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adding m codes to the post processor for a haas vf4ss

garytinker
5-Regular Member

adding m codes to the post processor for a haas vf4ss

ill preface this first with I'm really new at post-processor work,
I have a Haas vf4 ss with a few extra features.

we have through spindle air, and the auto air gun, 
*through spindle air on/off m73/m74
*auto air gun on/off m83/m84

my questions are:
*1 is it possible to add these "coolants" to creo as a selectable function
*2 how do i ( / do i ) add them to the post-processor

we also have a 65000 rpm air speeder spindle.
how do I go about setting this up in the post, currently I'm just running it manually as its own program?
we have one of these
http://www.airturbinetools.com/

1 ACCEPTED SOLUTION

Accepted Solutions
KenFarley
20-Turquoise
(To:garytinker)

This is a multi-level problem , to be sure. The sequence of events that has to be addressed is:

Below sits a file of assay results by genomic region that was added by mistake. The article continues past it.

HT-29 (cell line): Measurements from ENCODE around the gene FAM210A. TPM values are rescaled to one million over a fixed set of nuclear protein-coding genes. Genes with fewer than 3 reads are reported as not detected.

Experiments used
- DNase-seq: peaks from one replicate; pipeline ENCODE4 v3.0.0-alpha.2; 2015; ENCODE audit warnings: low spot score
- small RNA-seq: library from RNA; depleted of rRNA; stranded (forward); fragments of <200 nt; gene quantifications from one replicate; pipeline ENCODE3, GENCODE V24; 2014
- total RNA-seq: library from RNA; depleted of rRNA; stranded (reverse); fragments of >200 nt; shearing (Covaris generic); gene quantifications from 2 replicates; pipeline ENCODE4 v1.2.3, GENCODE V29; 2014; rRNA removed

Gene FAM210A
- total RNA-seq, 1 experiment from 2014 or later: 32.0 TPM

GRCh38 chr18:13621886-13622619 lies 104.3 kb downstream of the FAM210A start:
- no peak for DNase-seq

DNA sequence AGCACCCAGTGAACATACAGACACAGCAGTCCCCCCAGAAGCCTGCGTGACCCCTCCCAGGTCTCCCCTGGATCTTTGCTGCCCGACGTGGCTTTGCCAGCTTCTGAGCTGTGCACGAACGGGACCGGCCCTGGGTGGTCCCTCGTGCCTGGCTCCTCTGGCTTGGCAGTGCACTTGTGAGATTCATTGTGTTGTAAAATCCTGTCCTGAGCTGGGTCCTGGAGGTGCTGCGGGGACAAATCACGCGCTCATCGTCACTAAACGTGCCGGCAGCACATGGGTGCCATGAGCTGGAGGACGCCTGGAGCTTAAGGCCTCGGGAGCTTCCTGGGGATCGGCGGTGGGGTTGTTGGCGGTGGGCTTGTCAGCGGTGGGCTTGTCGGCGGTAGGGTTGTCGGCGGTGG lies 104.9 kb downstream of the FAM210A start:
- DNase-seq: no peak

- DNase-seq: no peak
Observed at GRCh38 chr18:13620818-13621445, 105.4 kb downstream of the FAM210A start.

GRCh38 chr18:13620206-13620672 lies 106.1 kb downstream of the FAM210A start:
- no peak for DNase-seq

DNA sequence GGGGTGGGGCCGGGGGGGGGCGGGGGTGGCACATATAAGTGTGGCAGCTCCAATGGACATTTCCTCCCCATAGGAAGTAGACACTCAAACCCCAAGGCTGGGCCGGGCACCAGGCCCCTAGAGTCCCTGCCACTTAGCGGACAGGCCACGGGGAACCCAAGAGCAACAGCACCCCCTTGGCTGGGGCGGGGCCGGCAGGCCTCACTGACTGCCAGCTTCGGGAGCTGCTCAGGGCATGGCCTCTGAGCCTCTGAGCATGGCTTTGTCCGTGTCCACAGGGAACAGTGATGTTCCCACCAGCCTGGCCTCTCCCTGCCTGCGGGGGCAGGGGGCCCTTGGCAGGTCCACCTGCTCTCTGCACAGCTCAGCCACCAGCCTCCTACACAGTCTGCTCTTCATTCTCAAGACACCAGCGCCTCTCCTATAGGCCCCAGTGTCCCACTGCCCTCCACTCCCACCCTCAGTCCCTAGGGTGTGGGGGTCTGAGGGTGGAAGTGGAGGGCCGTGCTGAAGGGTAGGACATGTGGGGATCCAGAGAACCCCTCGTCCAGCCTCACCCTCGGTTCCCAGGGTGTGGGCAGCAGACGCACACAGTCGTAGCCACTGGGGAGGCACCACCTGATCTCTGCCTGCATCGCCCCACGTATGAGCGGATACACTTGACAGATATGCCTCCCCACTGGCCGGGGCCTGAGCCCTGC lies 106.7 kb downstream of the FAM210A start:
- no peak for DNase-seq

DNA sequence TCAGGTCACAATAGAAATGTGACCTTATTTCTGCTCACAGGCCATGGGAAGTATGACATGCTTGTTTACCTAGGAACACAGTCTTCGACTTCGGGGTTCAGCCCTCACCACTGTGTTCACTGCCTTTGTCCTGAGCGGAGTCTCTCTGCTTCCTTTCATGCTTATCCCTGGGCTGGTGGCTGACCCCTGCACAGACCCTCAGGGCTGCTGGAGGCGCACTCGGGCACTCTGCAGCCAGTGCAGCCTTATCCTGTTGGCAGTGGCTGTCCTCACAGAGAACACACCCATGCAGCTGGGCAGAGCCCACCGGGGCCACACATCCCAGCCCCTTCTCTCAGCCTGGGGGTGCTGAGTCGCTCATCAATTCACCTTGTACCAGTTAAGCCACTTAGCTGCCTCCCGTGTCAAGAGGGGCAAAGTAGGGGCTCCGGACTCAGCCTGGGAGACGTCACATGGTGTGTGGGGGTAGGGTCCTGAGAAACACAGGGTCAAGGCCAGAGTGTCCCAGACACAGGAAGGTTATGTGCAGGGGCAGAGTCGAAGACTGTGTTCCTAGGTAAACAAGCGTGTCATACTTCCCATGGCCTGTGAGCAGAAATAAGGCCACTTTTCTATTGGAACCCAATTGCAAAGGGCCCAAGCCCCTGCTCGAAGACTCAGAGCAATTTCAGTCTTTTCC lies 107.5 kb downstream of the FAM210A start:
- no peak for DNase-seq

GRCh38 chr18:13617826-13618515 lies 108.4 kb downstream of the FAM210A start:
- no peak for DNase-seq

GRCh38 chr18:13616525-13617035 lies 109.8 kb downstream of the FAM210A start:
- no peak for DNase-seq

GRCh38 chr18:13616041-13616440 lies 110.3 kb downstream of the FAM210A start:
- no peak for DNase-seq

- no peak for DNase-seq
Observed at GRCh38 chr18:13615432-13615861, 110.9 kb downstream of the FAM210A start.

(1) Be able to specify, when defining a sequence in Creo, the type of "coolant" you want.

(2) Ensure that Creo is outputting you coolant specifications in a unique way to the .ncl file.

(3) Have the post-processor for your particular machine generate the correct M-codes based upon your coolant selection.

 

Step (1)

For this, you might be able to specify the coolant you want using the two parameters that describe a coolant, the TYPE and the PRESSURE.

Normally, at least for me, the PRESSURE is ignored, it's just the type of coolant that is set and off we go. For what you're dealing with, a combination of the two could make it specific what you are after. I looked at the options for a typical sequence (I'm on Creo 4, by the way) and the lists are:

 

TYPE -> FLOOD, MIST, OFF, ON, TAP, THRU, THRU_SPNDL, THRU_TOOL, and FROM_RAIL

PRESSURE -> NONE, LOW, MEDIUM, HIGH, AIR, AIR_BLAST, AIR_OFF, RAIL_OFF, NUMERIC

 

So you probably could use a combo of two of these for each of your unique types, like THRU_SPNDL AIR for your M73, THRU_SPNDL AIR_OFF for M74, etc. Do the same for the other type of air cooling you want, maybe with FROM_RAIL AIR.